After not receiving satisfaction from store management, customer took complaint to social media
A spokesperson from Canadian Tire’s head office says the company is 'looking into' claims by a local couple who allege they were subjected to verbal abuse and threats recently at the Riverside Drive location.
Stacey Van Dyk said she and her husband attended the store in early July, in search of new tires to be paid for on a credit card they had planned to apply for in store.
While store employees were on the phone attempting to confirm the credit card with Canadian Tire Financial Services, Van Dyk said the couple opted to pay for the tires with a different credit card.
“The people at customer service, knowing our long and frustrating wait, offered to help my husband load the tires into the car while I paid at the cash for them. A manager was also present to help my husband load the tires,” said Van Dyk.
At this point, said Van Dyk, a senior manager of the store approached.
“[He] came out yelling at my husband calling him a ‘thief’ and yelling at everyone to call the police on us,” she alleged.
According to Van Dyk, the manager who called police had no specific criminal activity to report.
“The police did not do anything - understandably," said Van Dyk.
Responding to TimminsToday’s request for confirmation of the phone call, Marc Depatie, Corporate Communications for the Timmins Police Service, says the incident is, "not a police matter.'’
"That's a civil court remedy, if you're going to pursue people for slander, and I suggest that they take up their complaint with Canadian Tire. I'm sure they have some quality control aspect. Being a company that large, they'd have to," said Depatie.
Van Dyk said she has had little luck getting any acknowledgement or response from the company and insists she and her family will not shop there again.
"We have contacted the owner who refuses to respond to our complaint,” said Van Dyk. “We have contacted head office who told us they are unable to do anything to help us."
Van Dyk shared her experience through social media and response to her post has been significant with over 1,550 shares and many comments at the time of writing this article.
One such commenter, Donny Dettoni, a former Timmins resident now living in Iroquois Falls, claims to have had a similar experience in late June.
He spoke to TimminsToday about his ordeal.
Dettoni's car was being serviced nearby, and not knowing how long it would be, he decided to do some shopping.
"All my belongings were in my vehicle and I had no clue how long it was going to be there, so I grabbed my bag which had my water, my phone, my wallet, all the stuff you want to keep on your person," he said.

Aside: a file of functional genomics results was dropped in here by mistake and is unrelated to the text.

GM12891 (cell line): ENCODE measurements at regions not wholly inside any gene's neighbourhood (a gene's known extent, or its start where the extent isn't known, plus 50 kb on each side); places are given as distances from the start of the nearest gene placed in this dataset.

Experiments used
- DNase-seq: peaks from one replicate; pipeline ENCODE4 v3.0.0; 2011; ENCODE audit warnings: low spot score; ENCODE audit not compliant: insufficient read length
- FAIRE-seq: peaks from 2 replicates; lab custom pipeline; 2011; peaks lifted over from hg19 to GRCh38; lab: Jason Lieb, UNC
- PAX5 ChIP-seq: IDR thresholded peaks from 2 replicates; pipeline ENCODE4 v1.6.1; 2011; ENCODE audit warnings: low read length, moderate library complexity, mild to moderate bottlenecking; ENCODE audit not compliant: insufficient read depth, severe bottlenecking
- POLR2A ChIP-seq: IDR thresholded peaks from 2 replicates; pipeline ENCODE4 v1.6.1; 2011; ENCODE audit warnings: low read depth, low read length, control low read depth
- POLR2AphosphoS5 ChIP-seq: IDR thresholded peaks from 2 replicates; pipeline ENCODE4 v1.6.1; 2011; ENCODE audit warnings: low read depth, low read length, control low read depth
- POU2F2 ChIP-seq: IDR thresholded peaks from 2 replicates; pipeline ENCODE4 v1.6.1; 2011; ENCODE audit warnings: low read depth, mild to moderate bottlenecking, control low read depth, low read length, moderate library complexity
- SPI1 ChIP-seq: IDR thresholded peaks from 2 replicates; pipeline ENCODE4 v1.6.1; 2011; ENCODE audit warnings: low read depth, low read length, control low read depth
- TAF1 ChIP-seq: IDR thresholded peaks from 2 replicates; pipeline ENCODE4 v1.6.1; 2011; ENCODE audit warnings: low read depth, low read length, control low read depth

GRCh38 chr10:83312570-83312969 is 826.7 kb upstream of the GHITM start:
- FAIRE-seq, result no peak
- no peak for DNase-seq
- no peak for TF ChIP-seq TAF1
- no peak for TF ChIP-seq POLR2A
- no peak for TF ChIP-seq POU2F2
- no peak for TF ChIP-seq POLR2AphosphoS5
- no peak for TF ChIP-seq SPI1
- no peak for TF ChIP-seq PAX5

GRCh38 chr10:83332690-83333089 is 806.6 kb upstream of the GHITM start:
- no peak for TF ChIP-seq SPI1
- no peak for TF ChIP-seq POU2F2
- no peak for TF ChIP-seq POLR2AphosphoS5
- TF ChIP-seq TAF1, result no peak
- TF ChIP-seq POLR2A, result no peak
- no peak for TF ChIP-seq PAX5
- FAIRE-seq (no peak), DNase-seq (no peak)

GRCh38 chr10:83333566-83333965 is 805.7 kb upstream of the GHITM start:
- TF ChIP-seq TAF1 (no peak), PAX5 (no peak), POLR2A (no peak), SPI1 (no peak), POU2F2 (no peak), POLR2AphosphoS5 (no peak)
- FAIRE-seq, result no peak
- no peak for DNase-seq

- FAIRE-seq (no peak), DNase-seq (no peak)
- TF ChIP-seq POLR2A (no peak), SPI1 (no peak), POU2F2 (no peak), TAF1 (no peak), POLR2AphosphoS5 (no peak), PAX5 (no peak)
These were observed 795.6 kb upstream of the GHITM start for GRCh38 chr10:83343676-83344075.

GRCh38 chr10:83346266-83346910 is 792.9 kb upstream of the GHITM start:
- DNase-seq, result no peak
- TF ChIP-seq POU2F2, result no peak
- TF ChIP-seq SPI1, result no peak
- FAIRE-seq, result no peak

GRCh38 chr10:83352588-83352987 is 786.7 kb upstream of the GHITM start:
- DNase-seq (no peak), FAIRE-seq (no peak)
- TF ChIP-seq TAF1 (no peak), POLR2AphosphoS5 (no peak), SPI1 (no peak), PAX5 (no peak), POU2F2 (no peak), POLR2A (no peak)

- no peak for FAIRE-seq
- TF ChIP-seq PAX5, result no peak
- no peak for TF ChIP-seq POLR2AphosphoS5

Dettoni said he went into the store with the intent of purchasing work clothes, as well as looking at a kayak and a tent for an upcoming camping trip.
After browsing for 10 to 15 minutes, he says he was approached by two employees, who told him that he needed to leave his bag at the front desk, citing store policy.
“When I walked into the store, I didn't see any sign that said no backpacks allowed" he said.
CanTireBagSignThis sign posted at the entrance warns of inspection, however it doesn't say that bags must be left at the front with staff. Andrew Autio for TimminsToday
TimminsToday confirmed there is a sign posted at the entrance warning of inspection, however it doesn't say that bags must be left at the front with staff.
Dettoni didn’t want to hand his bag of personal items over to the store employee and a store manager was called. Dettoni was asked to leave immediately because of the bag policy.
Dettoni's objection to leaving the bags was due to a lack of safeguards in place to ensure the safety a customer's belongings. "Do I sign something? Is there a locker?" he asked.
Dettoni alleges the manager called him a 'thief' and a 'liar' and told him he was being 'detained.' The manager then had another employee take a photo of Dettoni on their iPhone, and the Timmins Police Service was called, alleges Dettoni.
When the officer asked for his permission to search his bag, he granted it. "I'm like, yeah sure, I didn't steal anything," said Dettoni. Nothing was found.
After the incident, he claims to have been verbally told to not return to the store or else he will, “go to jail for trespassing."
After the incident, Dettoni said he went to the associate dealer of the store, who informed him that he would not be assisting him on this issue.
He then called the Canadian Tire customer care line. "They tell me straight up, there's nothing we can do to help you, since the police were called,” claims Dettoni.
Dettoni feels there is something very wrong with the way the company is conducting their business and feels they are making up their own rules.
Corporate Communications for the Timmins Police Service Marc Depatie confirmed that retailers could restrict entrance.
"The retailer is free to impose whatever conditions, to allow them to access their commercial enterprise, as they see fit,” said Depatie. “If it’s a theft prevention strategy that they have underway, they are entitled to exercise it, within limits. You can't search people arbitrarily, and you can't perform some sort of intrusive exercise involving a person's right to privacy, but you can say entry is restricted,” he said.
TimminsToday reached out to the store’s general manager, Greg Pilon, who had no comment on the allegations.
TimminsToday received the following statement from an individual wishing to only be identified as a 'Canadian Tire Spokesperson': "We are looking into this matter immediately, and will resolve it directly with the customer."
As of Wednesday afternoon, neither Van Dyk or Dettoni have been contacted by Canadian Tire.